Earlier this year, the bike and trailer combination he depended on to transport a few bottles and cans as well as snacks broke and was out of commission.

Without intruding on family plans, I stopped and asked the father and son if they had any other bikes? They answered, “No”.

When asked if they could use another bike, the answer was, “Yes”.

A timely phone call from a person in the neighborhood helped solidify this project. The person asked if I knew any kids who might need something this Christmas. When I mentioned this situation, the person sprung into action and purchased a new 18-speed, Roadmaster Mountain bike from Wal-Mart.

Remember the young man used his bike for towing a small trailer. On one occasion, I helped load the bike and trailer into the bed of  my truck to give him a ride home after church. I noted that the trailer was very heavy, my guess between 40 and fifty pounds.

It was then that it was decided the new bike needed a lightweight yet strong trailer. I had some components at home that I thought would lend themselves to a durable lightweight trailer. The key components were a pair of wheels from a salvaged wheelchair.

A shelf made of steel from an old-fashioned refrigerator became the main frame. The drawbar would be made from thin wall 1/2-inch diameter chromoly tubing left over from a previous project. The attachment point is a 1/4-inch heim joint to allow vertical and rotational motion.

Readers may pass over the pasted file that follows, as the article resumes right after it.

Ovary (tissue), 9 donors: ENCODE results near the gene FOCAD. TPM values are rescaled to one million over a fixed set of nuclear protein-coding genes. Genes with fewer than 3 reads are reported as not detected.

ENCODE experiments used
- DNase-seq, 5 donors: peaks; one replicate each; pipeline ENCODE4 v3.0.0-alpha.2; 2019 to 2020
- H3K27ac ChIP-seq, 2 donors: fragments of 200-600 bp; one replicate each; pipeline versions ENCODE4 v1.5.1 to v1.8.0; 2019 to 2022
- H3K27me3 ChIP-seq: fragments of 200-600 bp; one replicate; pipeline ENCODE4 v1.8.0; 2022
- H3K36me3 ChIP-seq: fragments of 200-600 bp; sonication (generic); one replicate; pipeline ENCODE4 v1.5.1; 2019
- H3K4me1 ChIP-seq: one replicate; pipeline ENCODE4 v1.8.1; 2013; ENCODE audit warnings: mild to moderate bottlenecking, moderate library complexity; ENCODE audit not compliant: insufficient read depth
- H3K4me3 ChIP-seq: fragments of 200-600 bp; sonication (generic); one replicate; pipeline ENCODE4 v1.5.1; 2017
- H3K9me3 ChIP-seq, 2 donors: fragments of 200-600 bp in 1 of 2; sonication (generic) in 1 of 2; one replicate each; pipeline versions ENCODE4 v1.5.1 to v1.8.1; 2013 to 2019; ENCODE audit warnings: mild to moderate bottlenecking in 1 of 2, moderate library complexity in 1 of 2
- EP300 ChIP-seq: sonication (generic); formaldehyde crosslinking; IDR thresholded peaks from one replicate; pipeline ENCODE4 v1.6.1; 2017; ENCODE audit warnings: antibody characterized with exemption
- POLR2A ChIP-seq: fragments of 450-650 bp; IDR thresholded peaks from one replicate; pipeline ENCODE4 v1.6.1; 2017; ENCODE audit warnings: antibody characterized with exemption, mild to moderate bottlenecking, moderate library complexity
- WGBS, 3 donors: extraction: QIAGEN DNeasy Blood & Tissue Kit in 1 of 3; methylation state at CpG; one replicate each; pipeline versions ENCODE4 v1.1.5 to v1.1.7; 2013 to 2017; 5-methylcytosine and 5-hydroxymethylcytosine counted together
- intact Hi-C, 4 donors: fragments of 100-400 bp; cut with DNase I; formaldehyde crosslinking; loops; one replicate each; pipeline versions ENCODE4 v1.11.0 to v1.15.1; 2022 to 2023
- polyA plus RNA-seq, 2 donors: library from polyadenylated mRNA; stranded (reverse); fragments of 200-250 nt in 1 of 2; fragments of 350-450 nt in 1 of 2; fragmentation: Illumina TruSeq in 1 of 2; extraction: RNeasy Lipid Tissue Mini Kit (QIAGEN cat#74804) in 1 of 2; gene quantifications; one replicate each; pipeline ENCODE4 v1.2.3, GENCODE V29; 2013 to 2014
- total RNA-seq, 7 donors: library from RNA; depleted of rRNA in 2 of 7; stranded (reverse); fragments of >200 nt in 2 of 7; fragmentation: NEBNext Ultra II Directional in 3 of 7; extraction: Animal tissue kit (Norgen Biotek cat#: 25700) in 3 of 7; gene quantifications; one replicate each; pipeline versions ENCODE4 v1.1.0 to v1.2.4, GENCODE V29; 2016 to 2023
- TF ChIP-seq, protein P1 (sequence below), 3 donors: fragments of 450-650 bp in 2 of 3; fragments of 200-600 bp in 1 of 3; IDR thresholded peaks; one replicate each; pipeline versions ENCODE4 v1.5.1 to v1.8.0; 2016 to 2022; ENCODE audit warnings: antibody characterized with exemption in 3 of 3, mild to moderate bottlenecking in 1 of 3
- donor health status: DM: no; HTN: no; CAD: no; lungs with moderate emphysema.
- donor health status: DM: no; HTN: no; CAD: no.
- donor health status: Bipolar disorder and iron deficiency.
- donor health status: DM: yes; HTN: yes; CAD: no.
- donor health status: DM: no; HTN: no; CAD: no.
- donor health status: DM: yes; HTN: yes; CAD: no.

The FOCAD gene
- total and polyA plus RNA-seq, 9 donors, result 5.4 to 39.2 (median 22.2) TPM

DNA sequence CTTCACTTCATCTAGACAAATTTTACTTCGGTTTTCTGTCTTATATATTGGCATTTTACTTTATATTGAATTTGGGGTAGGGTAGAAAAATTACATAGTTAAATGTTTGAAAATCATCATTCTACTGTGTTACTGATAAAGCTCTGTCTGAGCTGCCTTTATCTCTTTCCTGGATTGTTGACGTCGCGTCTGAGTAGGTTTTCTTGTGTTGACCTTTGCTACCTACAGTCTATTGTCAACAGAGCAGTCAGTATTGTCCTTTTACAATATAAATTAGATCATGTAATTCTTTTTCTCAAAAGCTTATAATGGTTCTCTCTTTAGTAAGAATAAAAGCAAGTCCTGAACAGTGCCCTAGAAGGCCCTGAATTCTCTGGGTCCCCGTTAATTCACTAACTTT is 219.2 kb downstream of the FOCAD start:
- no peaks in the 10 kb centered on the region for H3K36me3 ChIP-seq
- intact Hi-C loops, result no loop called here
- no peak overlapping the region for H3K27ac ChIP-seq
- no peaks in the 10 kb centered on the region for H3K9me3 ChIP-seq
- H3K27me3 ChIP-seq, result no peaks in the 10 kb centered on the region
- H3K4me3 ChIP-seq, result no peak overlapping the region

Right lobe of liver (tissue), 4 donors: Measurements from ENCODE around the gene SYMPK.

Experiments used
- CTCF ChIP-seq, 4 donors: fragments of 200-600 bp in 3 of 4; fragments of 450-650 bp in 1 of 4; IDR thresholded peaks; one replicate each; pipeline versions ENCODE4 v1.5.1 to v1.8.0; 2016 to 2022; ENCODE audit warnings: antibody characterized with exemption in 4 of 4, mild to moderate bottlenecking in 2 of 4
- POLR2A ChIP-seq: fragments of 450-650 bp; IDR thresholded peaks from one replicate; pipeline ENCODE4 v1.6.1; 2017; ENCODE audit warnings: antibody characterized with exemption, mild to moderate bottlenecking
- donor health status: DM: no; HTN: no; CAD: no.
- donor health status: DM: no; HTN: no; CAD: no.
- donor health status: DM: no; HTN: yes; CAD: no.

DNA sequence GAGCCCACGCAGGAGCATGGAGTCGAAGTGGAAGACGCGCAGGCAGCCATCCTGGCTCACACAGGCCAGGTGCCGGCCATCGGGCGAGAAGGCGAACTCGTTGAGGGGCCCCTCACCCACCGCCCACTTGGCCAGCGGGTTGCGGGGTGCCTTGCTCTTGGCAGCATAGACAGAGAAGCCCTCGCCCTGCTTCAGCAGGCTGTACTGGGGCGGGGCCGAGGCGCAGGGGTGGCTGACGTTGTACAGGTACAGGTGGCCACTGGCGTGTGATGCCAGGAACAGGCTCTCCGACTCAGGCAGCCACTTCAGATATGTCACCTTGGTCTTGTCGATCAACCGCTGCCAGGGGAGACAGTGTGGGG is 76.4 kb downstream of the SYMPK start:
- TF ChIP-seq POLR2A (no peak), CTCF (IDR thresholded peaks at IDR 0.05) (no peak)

I enlisted three other men to help with various parts and labor. All wanted to remain anonymous as did the purchaser of the bicycle.

A non-disclosed welder displaying the drawbar and axle that was welded to the frame of a discarded refrigerator shelf. (HTF Motorsports photo)

Adapter fabricated to attach the rear of the bike to trailer drawbar. The final version was only slightly different from version 1. The later edition was suggested by the undisclosed welder. With the welder’s modification the trailer makes much smoother radius corners. (HTF Motorsports photo)

The head of the wheelchair axle bolts was cut off and fitted to thin wall 1 inch angle iron to serve as the new full width axle which was welded to frame at multiple points. (HTF Motorsports photo)

With the help of another local fabricator a 90 degree adapter pin with hairpin clip was made to allow rapid drawbar detachment. (HTF Motorsports photo)

Final look at bike and trailer before presentation to new owner. Mission accomplished with trailer, only 21 pounds, tracks straight, and is attached or removed with the pulling of a single pin. The old recycling bin should allow a decent payload. A rear reflector donated by another person will allow the owner to be more visible. (HTF Motorsports photo)

Patsis goes to the movies